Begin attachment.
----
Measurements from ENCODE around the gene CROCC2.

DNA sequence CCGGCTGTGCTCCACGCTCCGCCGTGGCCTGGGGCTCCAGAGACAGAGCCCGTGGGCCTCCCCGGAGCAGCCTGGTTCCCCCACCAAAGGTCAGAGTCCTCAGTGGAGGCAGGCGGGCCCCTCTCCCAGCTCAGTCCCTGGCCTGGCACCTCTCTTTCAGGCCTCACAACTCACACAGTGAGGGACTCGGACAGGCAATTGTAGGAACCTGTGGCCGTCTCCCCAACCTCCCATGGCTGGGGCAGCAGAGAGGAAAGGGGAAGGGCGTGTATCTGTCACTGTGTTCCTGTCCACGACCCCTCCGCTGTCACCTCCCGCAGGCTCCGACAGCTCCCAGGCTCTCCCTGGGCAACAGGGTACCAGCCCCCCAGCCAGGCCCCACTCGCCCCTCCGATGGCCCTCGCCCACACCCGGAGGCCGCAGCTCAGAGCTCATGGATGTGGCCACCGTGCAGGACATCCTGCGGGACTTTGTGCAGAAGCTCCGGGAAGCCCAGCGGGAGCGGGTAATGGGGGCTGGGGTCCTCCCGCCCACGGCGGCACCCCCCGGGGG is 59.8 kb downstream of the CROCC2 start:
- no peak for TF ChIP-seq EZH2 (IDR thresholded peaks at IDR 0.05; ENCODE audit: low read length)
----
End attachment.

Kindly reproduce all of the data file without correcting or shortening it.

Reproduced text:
Measurements from ENCODE around the gene CROCC2.

DNA sequence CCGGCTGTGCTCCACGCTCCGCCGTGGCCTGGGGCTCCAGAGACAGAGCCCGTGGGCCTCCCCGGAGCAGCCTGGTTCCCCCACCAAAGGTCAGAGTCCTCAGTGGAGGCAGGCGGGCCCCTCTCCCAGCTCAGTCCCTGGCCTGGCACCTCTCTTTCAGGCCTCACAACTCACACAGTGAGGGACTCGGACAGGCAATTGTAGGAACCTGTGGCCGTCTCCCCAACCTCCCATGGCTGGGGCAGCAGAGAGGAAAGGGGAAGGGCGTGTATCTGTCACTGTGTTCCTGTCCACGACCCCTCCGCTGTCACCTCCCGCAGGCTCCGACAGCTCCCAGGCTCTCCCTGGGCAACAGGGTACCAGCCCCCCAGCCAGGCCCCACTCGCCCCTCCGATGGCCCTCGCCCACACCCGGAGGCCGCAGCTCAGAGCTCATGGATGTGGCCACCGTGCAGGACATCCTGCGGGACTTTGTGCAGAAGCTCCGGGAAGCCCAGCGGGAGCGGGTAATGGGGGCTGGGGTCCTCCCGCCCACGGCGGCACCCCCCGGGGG is 59.8 kb downstream of the CROCC2 start:
- no peak for TF ChIP-seq EZH2 (IDR thresholded peaks at IDR 0.05; ENCODE audit: low read length)